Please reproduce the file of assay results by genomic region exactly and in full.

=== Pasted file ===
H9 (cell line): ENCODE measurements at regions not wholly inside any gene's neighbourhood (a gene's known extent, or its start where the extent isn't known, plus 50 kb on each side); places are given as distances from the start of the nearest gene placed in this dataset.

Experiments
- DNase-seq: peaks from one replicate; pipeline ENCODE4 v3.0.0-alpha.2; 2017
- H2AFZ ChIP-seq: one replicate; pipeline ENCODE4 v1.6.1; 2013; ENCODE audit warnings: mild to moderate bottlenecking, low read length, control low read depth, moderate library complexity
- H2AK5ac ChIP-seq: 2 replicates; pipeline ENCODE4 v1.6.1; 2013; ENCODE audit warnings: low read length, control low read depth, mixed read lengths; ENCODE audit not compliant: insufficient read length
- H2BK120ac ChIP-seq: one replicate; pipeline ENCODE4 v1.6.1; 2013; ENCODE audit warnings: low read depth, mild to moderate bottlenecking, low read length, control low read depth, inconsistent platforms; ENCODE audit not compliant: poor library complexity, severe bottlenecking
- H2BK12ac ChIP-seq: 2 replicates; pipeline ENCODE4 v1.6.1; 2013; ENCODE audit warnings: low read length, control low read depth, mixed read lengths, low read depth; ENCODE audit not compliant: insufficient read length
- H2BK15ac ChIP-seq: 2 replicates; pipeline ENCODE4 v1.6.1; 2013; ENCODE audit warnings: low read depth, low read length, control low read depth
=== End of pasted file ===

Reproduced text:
H9 (cell line): ENCODE measurements at regions not wholly inside any gene's neighbourhood (a gene's known extent, or its start where the extent isn't known, plus 50 kb on each side); places are given as distances from the start of the nearest gene placed in this dataset.

Experiments
- DNase-seq: peaks from one replicate; pipeline ENCODE4 v3.0.0-alpha.2; 2017
- H2AFZ ChIP-seq: one replicate; pipeline ENCODE4 v1.6.1; 2013; ENCODE audit warnings: mild to moderate bottlenecking, low read length, control low read depth, moderate library complexity
- H2AK5ac ChIP-seq: 2 replicates; pipeline ENCODE4 v1.6.1; 2013; ENCODE audit warnings: low read length, control low read depth, mixed read lengths; ENCODE audit not compliant: insufficient read length
- H2BK120ac ChIP-seq: one replicate; pipeline ENCODE4 v1.6.1; 2013; ENCODE audit warnings: low read depth, mild to moderate bottlenecking, low read length, control low read depth, inconsistent platforms; ENCODE audit not compliant: poor library complexity, severe bottlenecking
- H2BK12ac ChIP-seq: 2 replicates; pipeline ENCODE4 v1.6.1; 2013; ENCODE audit warnings: low read length, control low read depth, mixed read lengths, low read depth; ENCODE audit not compliant: insufficient read length
- H2BK15ac ChIP-seq: 2 replicates; pipeline ENCODE4 v1.6.1; 2013; ENCODE audit warnings: low read depth, low read length, control low read depth